The President defended banning Russian energy imports to the US after Russian President Vladimir Putin invaded Ukraine — a move Biden acknowledged at the time would raise gas prices. Imports from Russia make up a small slice of the American energy portfolio — roughly 8% in 2021, of which only about 3% was crude oil.

“We could have turned a blind eye to Putin’s murderous ways, and the price of gas wouldn’t have spiked the way it has. I believe that would have been wrong. … I believed then and believe now that the free world had no choice,” Biden said.

He said the American people “understood. The American people rose to the moment. The American people did what they always have done — defend freedom around the world.”

The President said, “For all those Republicans in Congress criticizing me today for high gas prices in America, are you now saying we were wrong to support Ukraine? Are you saying we were wrong to stand up to Putin? Are you saying that we would rather have lower gas prices in America and Putin’s iron fist in Europe? I don’t believe that.”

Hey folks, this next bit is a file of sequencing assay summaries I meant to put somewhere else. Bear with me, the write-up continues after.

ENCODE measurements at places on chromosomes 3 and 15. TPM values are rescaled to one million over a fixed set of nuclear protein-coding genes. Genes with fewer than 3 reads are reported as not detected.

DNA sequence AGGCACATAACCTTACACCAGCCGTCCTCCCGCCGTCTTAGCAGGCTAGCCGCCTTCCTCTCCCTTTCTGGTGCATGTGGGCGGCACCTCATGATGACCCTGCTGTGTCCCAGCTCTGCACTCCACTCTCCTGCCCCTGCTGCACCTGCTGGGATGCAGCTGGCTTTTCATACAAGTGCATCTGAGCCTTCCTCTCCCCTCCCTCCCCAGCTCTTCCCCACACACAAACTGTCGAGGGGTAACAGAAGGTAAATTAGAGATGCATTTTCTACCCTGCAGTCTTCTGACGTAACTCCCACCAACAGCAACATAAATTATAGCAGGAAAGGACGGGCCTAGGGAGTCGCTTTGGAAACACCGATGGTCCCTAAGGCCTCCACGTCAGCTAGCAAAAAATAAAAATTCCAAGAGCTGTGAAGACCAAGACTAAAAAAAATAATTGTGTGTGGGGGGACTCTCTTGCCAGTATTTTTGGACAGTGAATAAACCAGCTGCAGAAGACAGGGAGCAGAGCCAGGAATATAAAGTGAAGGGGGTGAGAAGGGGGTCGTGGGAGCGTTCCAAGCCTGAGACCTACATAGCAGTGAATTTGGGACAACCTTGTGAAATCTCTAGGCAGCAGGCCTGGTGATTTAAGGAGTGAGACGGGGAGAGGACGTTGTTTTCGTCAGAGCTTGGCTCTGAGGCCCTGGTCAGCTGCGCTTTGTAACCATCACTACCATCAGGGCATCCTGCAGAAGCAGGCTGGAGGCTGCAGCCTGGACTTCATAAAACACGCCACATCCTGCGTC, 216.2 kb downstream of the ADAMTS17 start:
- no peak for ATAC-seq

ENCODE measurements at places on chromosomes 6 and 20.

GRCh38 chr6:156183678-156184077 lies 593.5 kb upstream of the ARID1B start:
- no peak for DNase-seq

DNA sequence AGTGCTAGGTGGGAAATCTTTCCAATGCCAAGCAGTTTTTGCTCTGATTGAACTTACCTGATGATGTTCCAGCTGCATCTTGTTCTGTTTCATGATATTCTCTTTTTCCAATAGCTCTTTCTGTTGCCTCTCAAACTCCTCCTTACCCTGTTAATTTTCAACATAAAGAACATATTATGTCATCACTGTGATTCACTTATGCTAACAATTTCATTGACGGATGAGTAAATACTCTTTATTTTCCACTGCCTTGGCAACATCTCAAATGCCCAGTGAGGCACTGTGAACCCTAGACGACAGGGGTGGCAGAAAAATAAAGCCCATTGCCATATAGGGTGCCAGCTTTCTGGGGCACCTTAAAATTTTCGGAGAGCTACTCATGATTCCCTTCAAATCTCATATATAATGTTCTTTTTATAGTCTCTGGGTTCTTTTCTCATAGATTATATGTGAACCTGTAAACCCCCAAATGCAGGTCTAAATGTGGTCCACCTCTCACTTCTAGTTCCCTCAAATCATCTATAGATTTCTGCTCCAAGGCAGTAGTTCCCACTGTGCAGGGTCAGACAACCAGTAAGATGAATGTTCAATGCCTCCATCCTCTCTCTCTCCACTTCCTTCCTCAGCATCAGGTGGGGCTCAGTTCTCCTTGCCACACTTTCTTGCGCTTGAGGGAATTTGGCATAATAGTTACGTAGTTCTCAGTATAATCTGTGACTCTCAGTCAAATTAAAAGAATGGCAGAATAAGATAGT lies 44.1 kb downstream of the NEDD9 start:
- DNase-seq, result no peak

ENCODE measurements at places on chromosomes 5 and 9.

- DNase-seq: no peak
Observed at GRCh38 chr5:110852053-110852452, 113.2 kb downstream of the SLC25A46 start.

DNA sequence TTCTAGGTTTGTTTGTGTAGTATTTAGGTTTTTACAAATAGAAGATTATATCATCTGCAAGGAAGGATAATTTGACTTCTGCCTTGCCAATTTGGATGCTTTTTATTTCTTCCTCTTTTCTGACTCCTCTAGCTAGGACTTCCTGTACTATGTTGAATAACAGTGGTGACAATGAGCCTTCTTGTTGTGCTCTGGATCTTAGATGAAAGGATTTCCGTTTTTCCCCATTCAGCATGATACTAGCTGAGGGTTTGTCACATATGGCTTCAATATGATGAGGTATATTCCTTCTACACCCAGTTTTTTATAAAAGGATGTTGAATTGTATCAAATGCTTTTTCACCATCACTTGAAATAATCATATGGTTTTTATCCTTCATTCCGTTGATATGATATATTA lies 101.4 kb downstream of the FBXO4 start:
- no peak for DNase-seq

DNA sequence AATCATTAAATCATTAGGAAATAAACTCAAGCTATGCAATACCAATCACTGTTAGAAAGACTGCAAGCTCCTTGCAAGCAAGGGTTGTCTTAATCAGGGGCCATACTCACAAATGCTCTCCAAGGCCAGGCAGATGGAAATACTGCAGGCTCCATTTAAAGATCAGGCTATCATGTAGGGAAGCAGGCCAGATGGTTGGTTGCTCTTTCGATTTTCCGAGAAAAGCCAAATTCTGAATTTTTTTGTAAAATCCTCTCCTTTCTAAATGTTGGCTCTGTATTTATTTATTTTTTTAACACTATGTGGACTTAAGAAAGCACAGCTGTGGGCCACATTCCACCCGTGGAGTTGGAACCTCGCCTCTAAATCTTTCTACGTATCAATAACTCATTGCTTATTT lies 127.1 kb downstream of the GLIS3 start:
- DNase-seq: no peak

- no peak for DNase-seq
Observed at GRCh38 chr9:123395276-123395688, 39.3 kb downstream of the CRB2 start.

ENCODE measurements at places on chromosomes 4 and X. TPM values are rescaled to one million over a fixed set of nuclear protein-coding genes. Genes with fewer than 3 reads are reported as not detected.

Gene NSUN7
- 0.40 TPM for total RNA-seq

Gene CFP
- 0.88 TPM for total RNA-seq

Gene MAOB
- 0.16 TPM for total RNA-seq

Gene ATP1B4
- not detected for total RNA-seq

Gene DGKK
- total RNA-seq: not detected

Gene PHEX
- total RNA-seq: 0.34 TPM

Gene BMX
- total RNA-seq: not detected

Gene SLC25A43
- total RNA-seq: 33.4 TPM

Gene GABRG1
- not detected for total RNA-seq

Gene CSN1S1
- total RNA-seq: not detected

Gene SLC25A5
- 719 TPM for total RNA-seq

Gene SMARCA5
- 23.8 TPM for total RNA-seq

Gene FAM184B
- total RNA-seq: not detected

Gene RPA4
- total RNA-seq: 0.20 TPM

The steps amount to Biden’s latest attempt to show he’s taking initiative in reducing fuel prices as Americans grow more frustrated by the financial burden. White House officials had been considering a gas tax holiday for months, but held off until now in part because of concerns at how it might be received in Congress.

Republicans widely oppose lifting the gas tax. Even some Democrats, including House Speaker Nancy Pelosi, have been cool on the idea. And in the past, senior Democrats — including President Barack Obama on the campaign trail in 2008 — have cast a gas tax holiday as a “gimmick.”

Yet facing growing anger and the start of the summer driving season, Biden determined that even small steps bordering on symbolic are worth taking.